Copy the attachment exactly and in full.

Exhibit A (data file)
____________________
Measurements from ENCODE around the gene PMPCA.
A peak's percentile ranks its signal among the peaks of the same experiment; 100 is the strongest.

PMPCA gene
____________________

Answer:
Measurements from ENCODE around the gene PMPCA.
A peak's percentile ranks its signal among the peaks of the same experiment; 100 is the strongest.

PMPCA gene